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Home / Health / The nursing staff at Grand Rapids has diverted 1,900 opioid pills, the report said

The nursing staff at Grand Rapids has diverted 1,900 opioid pills, the report said



According to the report, clients of the facility sometimes lacked painkillers.

Minnesota Department of Health ministry investigations also complained that other theft workers were aware of it. For fear of retaliation by the employee and the management of the facility Majestic Pines Senior Living.

The agency presented its findings on Wednesday from an investigation completed on November 16 after a visit to the facility online October 16 and 17 by Chief Special Investigator Darin Hatch.

Copies of the report were filed with the district attorney of Itasca, Grand Rapids Prosecutor, and the Grand Rapids Police Department. Jessica Wolf, managing director of Majestic Pines, said the facility had reported drug diverting to law enforcement agencies and the health department as soon as it was discovered.

The lawyers of Itasca County and Grand Rapids were not available for comment on Wednesday, but Wolf said criminal charges are expected. The employee no longer works for Majestic Pines, she said.

The drugs were redirected multiple times by 1

3 customers in 2017 and 2018, according to Hatch's report. The report did not suggest a dollar value of the stolen pills. One 10 mg tablet of Oxycontin, one of the most widely prescribed opioids, costs $ 1.25 if sold legally. According to CT Clearinghouse, a resource center for substance use and mental disorders. An 80 mg tablet costs $ 6.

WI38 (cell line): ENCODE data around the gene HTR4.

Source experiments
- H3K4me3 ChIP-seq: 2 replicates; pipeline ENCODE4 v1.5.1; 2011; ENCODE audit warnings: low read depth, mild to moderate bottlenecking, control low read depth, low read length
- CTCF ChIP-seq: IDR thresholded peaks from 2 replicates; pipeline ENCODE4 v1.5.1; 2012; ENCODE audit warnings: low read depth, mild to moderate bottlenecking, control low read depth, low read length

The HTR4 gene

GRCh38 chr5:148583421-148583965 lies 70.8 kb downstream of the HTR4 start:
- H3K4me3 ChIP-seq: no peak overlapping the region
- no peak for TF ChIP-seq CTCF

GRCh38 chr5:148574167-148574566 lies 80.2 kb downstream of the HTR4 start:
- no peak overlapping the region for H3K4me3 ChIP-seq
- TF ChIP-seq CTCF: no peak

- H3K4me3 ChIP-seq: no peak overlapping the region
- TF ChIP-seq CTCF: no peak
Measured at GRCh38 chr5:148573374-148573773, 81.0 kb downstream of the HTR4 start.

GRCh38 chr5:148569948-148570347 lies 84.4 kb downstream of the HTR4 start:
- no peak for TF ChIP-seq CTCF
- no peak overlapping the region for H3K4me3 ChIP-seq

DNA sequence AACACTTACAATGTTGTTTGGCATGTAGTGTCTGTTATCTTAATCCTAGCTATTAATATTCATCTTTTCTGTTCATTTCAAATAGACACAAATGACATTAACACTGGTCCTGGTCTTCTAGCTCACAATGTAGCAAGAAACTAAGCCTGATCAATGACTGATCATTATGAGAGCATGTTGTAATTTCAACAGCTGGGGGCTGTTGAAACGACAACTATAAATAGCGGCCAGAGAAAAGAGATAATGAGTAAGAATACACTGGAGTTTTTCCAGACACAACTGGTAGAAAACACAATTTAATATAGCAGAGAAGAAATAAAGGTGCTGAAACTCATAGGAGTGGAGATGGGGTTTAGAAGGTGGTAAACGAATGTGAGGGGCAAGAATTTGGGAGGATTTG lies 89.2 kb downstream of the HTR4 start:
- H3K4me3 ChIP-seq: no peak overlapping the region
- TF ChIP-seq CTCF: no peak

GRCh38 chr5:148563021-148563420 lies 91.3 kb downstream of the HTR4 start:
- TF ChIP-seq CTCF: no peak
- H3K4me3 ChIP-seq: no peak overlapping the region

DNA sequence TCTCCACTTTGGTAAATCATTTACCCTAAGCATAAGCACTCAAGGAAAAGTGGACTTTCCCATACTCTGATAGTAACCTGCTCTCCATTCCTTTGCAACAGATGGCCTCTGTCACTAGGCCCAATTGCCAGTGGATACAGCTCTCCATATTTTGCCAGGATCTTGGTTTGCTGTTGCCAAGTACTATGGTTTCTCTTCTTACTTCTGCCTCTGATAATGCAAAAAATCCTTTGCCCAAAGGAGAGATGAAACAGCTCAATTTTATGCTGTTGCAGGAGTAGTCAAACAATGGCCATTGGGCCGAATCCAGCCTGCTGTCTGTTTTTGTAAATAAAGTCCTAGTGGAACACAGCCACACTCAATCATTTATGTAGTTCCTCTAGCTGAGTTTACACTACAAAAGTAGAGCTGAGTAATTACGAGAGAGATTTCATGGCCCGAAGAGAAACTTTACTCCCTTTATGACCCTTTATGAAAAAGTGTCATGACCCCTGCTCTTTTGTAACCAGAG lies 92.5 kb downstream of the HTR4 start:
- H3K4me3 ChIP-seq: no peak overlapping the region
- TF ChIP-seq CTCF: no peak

"The investigation also found that employees were early aware of the alleged distractions, but were afraid to report their suspicions … because the (employee) was friendly with the management and employees feared retaliatory fear." Hatch wrote:

Wolf declined to comment directly on this allegation, but attributed the theft to an employee of the system.

"We have safeguards to prevent such distraction," Wolf said. "Unfortunately, we had an employee whom we trusted manipulated these systems and created a distraction that was not easily recognized."

The clients he interviewed told him that they were unaware of the distraction, Hatch wrote, but some remembered you saying they had had no medicines when they did not think they should be outside.

Family members also asked questions, he wrote. "Several family members said they had informed the facility's employees about their concerns about missing medicines, but nothing seemed to have been done to address the problem."

Wolf said again that she was being misled because the employee had manipulated the process, and Majestic Pines administrators I thought the concerns of family members would be addressed.

Hatch wrote that the employees said that the employee created an "overflow area" in their office where prescription drugs would be placed in a filing cabinet and only this employee had access to the office. They said there was no need for an overflow area.

The staff also said that if they no longer had medication in the main camp and asked for overflow medicines, the clerk "made various excuses for why she did this. I could not give them any medication and even refused […]

Employees said they were often told by the pharmacy that it was too early to replenish their customers. Medicines, wrote Hatch.

The woman who was charged with the distraction was interviewed and denied the allegations, he wrote.

Wolf said the problem occurred because of "a bad person in our community".

Responsibility for our vulnerable adults, and we take this very seriously, "she said.


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